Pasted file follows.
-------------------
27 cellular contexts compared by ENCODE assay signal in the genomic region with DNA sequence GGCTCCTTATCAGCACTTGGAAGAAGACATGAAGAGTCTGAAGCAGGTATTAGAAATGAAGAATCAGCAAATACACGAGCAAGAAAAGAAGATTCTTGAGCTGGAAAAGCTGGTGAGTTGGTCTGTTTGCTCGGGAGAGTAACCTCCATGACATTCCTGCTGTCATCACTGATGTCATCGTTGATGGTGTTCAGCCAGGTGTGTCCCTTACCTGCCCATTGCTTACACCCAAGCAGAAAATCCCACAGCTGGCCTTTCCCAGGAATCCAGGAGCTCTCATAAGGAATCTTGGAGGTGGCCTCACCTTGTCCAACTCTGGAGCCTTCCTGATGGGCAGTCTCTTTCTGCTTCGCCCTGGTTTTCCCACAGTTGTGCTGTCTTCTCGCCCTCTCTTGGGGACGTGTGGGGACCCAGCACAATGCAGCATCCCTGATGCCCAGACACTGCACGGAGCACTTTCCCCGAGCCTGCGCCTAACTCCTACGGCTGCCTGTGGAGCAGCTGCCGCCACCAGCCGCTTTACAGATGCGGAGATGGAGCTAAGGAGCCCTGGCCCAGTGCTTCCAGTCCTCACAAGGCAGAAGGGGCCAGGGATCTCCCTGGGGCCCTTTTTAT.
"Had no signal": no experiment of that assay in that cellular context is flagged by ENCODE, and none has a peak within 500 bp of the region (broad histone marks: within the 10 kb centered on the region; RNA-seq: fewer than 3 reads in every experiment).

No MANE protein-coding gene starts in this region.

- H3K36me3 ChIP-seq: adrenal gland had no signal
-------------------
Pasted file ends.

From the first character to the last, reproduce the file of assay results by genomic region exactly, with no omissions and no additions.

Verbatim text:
27 cellular contexts compared by ENCODE assay signal in the genomic region with DNA sequence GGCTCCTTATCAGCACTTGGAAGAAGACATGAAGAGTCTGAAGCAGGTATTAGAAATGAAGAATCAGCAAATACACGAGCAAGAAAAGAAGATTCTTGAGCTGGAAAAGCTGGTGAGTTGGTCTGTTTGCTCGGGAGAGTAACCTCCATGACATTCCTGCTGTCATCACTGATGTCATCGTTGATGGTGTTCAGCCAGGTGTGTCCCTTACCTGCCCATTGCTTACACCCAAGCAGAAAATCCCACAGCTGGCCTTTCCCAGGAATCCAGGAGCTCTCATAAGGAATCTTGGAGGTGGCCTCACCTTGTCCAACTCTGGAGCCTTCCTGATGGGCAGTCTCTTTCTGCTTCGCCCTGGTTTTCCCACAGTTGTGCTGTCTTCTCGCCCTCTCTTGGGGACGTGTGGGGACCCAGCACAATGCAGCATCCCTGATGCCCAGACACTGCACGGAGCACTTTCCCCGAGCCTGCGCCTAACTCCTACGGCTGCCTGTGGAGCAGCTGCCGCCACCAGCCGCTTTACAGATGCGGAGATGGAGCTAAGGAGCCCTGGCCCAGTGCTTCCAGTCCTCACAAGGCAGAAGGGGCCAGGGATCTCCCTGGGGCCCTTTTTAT.
"Had no signal": no experiment of that assay in that cellular context is flagged by ENCODE, and none has a peak within 500 bp of the region (broad histone marks: within the 10 kb centered on the region; RNA-seq: fewer than 3 reads in every experiment).

No MANE protein-coding gene starts in this region.

- H3K36me3 ChIP-seq: adrenal gland had no signal